In an age of increasingly high technology warfare it is interesting that centuries old skills are still relevant.
The MoD reported this week on sappers from 9 Parachute Squadron Royal Engineers repairing a bridge in Afghanistan. Using nothing but hand tools, sweat and the natural skill of the Sapper they repaired a local bridge.
Soldiers from 9 Parachute Squadron Royal Engineers (RE) carried out the repairs on the bridge after being alerted to the damage and resulting problems by soldiers from 2nd Battalion The Parachute Regiment (2 PARA), who regularly patrol the area.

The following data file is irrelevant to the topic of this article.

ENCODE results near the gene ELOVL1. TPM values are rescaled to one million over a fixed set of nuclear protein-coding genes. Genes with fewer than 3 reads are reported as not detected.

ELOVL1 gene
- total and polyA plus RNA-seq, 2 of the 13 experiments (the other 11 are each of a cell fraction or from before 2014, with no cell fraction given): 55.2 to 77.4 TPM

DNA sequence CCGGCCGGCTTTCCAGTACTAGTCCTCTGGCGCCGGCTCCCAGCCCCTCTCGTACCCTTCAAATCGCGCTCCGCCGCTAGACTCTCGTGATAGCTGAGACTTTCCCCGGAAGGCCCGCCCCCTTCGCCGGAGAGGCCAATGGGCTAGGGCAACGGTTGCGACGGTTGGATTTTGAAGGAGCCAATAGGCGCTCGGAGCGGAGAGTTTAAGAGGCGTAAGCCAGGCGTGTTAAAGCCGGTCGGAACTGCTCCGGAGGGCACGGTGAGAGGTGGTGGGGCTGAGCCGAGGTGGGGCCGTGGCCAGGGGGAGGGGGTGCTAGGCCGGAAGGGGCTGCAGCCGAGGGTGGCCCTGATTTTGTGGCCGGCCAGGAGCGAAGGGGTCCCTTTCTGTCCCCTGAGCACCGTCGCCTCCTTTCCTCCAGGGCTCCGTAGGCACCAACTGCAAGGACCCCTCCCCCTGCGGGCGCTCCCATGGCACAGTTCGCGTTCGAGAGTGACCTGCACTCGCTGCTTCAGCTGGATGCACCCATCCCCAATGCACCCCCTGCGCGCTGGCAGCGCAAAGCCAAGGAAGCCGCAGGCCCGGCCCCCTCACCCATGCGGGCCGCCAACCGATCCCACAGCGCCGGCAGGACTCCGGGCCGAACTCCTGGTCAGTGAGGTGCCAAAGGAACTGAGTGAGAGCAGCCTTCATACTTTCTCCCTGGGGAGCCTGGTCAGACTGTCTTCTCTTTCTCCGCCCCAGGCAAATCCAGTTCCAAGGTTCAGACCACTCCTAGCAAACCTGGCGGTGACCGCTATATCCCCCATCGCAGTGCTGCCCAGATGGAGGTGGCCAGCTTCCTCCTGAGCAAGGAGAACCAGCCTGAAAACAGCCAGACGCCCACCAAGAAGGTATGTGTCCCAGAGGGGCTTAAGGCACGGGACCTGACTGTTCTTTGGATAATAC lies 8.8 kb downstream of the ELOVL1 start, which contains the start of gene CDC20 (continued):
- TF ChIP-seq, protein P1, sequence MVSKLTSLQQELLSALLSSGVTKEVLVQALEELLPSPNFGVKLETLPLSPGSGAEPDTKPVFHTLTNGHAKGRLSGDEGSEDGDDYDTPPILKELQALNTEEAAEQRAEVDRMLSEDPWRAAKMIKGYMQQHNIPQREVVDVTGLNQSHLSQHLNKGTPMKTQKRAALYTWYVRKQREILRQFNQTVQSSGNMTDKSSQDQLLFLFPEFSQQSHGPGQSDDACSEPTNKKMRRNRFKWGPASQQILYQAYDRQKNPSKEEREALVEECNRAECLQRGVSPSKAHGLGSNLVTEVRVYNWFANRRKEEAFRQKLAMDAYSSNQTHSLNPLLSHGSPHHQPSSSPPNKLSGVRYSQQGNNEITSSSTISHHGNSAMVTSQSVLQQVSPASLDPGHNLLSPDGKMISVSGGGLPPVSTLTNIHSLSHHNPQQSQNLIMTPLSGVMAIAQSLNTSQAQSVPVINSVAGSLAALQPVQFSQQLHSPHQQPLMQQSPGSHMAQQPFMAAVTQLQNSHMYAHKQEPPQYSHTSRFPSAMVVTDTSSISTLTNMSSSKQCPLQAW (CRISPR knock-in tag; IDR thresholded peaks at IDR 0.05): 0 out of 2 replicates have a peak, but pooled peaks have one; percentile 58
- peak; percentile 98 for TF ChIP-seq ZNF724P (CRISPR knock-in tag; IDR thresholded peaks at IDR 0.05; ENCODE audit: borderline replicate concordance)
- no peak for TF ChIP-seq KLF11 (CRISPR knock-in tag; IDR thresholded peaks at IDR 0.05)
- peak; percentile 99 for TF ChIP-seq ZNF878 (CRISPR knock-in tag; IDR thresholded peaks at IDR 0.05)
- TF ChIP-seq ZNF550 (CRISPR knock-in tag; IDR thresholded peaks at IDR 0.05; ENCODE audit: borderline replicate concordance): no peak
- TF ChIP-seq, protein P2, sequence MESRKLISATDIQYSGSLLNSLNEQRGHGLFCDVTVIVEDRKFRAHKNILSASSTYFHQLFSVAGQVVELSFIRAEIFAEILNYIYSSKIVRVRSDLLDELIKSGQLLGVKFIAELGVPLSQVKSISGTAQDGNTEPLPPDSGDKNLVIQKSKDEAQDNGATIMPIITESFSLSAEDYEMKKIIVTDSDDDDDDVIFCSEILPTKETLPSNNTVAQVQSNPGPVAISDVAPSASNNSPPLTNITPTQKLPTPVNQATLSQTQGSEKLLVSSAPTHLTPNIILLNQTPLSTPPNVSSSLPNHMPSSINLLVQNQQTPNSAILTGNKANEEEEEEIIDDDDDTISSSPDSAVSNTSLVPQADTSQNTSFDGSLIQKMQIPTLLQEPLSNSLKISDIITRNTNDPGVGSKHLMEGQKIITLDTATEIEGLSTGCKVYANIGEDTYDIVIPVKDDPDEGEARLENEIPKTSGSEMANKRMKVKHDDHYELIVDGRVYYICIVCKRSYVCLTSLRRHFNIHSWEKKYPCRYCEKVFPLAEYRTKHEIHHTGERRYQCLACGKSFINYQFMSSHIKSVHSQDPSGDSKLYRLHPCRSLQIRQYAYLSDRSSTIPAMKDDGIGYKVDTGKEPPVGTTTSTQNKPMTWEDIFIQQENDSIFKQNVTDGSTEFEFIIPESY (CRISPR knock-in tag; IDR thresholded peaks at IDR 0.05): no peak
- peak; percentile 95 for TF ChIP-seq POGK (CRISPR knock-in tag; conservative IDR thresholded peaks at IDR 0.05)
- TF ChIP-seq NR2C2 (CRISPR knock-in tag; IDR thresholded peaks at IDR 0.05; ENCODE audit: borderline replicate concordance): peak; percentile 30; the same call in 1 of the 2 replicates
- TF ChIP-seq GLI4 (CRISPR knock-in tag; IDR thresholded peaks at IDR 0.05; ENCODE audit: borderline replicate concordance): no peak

Following an initial assessment of the damage and the work required to make the crossing capable of carrying tractors once again, the necessary materials for the job were transported to nearby Checkpoint Perkha by the Paras.
To do this, they made several journeys by quad bike – the only vehicle capable of getting through the series of narrow tracks running between irrigated fields.
A team of six engineers, led by Lieutenant Keith McDougall, then began the task of building the new bridge.
Firstly the abutments were shored up with pickets and corrugated iron sheeting, then a deck was constructed, consisting of timber baulks held together with a giant iron staple and resting on sandbags.
Basic combat engineering in action.